The truth behind a price
By Annie Ernaux/ What does "winning a prize" mean? Not in general, but for me. And not just any award, but one that carries a prestigious, even intimidating, name like Marguerite Yourcenar. I'm one of those people who, faced with a random question, jumps and falls into an abyss of contradictory thoughts, embarrassing to unravel. And these thoughts expose me to a great danger of lack of sincerity. Or at the risk of uttering irrefutable platitudes. To put an end to this obstacle, I see only one way: to move myself to the beginning of time, not of writings than of my publications, and - with that frankness that temporal distance from myself makes it easier to examine - to cultivate my relationship with the prizes, an institution from which the French school was freed in 1968.
First of all it was the desire. Desire for a prize. This represents a case where the verb is too weak to describe the excitement that came over me when I saw my name on the list of the "Goncourt" prize, a little more than forty years ago. In the spring of 1974, I had just experienced the earthquake caused by the publication of my first novel, "Empty Cupboards", when in the pages of "Le Monde", in black on white, it was mentioned the possibility that that debut could receive the prize known from all over France and from across the border too.
I shrugged and admitted to myself that it was a farce, that I would never win. But the damage was done. The fact that I had never had much faith in Goncourt's ability to recognize literary values was clearly irrelevant: my name was on the list, in that sadistic device that flashes glory in the eyes of a dozen writers, to eliminate them. then, excluding them one after the other as defective products. Slowly, silently, I began to "believe". And there was something prophetic in my belief in it, as if the Goncourt prize represented the final goal of that book, the highest revenge against the shame and humiliation that were the subject of the novel.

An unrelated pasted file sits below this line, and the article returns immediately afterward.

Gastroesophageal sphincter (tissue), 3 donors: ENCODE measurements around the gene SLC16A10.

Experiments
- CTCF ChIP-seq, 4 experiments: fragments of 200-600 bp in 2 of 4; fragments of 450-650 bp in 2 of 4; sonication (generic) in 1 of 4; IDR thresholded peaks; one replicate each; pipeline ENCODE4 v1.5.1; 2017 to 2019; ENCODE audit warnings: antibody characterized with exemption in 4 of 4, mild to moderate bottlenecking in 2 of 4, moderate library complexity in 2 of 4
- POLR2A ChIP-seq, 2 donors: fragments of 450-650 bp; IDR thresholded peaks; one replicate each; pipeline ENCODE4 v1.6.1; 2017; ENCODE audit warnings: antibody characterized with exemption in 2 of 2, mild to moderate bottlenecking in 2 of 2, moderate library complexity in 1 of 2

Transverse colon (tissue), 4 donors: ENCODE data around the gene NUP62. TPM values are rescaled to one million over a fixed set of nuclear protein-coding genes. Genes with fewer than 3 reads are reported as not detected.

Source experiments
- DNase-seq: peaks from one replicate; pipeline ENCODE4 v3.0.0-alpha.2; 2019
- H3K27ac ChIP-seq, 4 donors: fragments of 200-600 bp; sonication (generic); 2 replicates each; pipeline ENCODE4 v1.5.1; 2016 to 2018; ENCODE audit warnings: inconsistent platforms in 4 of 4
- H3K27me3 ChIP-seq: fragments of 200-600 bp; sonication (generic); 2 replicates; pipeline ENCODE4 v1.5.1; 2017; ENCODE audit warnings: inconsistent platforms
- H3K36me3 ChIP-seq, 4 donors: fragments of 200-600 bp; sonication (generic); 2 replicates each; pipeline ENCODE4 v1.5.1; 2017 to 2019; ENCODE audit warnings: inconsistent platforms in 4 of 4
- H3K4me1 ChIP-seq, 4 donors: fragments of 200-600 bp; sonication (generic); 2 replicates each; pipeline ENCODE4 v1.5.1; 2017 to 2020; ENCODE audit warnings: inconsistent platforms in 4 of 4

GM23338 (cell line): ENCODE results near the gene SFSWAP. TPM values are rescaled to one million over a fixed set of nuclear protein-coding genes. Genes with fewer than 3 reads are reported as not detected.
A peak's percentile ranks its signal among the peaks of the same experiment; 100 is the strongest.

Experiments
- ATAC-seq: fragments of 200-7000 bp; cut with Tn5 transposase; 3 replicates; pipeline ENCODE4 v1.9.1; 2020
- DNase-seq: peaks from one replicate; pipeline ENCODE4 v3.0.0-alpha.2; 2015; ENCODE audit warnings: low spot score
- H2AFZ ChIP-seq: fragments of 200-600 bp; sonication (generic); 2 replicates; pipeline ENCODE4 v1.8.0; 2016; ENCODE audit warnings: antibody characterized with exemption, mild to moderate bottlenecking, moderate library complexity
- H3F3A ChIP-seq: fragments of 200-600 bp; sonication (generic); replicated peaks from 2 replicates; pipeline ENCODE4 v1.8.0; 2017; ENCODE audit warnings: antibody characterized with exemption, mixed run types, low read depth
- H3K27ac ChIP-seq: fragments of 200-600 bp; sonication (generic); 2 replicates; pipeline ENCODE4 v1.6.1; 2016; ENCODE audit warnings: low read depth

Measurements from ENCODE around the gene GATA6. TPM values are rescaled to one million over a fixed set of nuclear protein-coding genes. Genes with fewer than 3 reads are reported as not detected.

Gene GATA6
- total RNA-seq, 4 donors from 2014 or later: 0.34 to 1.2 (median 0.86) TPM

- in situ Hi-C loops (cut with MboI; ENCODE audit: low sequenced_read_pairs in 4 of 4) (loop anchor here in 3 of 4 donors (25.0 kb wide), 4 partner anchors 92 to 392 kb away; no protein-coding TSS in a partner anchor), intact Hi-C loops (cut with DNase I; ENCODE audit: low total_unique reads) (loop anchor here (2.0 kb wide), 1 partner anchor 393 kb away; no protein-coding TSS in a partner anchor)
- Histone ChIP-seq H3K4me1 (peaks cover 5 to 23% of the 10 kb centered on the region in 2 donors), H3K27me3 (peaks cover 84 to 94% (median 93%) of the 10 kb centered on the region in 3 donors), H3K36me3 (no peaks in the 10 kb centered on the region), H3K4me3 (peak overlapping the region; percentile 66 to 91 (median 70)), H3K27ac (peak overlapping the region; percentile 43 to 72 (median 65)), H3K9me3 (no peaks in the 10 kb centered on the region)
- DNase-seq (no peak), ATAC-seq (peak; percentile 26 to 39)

I had to confess that, quite suddenly, those fantasies took a definite form: to quit teaching and do nothing but write. But the whole scaffolding collapsed at the very moment of the announcement of the winner on the radio, which was Pascal Lainé, and I felt anger only against my naivety, my ignorance of the mechanisms that run those distant Parisian forums. In any case, to put it simply, I was deceived. What touches me deeply about the "Marguerite Yourcenar" award is that it is not given for a specific book, but for a literary engagement spanning time.
If I see the works of their predecessors, Pierre Michon and Hélène Cixous, it seems to me a form of approval towards writings characterized by freedom and research. It is the recognition of a path that Marguerite Yourcenar has marked powerfully, almost brazenly in its unflappability.
Among her many books, I can distinguish the importance that "Memories of Adrian" had for me, a book that I discovered in my first year of university, as well as those texts with which I developed a kind of internal conversation before I started writing "Years", such as the books "Precious Memories" and "North Archives".
Mund të tregoja për admirimin tim për personin, për gruan që e ka përballuar gjithmonë me sensualitet botën, që nuk i ka mohuar kurrë dëshirat e saj, e cila në vitin 1980, në moshën 76-vjeçare, kur gjeti dhe rilexoi një shënim të vjetër në të cilin thoshte e bindur se kishte mposhtur "lakminë" e saj, shkroi: "Jo".
Por preferoj më mirë të sjell një kujtim të gjallë dhe të fshehtë, që më erdhi menjëherë në mendje kur u shpall çmimi. Atë mbrëmje nëntori të vitit 1984, pas çmimit “Renaudot”, isha në hotelin du Pont-Royal, duke darkuar në heshtje, e trullosur nga dita që sapo kaloi, në shoqërinë e Antoine Gallimard dhe punonjësve të shtypit dhe të shitjeve. Në një tavolinë pak më larg prej tonës, ishte ulur Marguerite Yourcenar me shallin e saj të bardhë. Në një moment ndesha vështrimin e saj, që po pushonte mbi mua me nuancën e ëmbël të buzëqeshjes. M’u duk se i lexova kureshtje dhe argëtim.
And as I finish these lines, in front of my window a woodpecker attacks the trunk of a fir tree. I see his red head, the long pointed beak striking the dark bark with quick movements. Suddenly he rises, gliding over the lawn. I think intensely of her, of Marguerite Yourcenar, who has always felt herself to be a link in a chain within nature in which the kingdoms are not separated from each other.
*Annie Ernaux is the winner of the "Nobel" prize for literature in 2022. She has previously been honored with important prizes such as the "French Language Prize", the "Strega European Prize", the "Marguerite Yourcenar Prize" in 2017 or the "Formentor Prize" ". The novels "Kujtime vajze", "Simple Passion" and "Vendi i Baiit" were published in Albanian. This article was translated by Erjon Uka.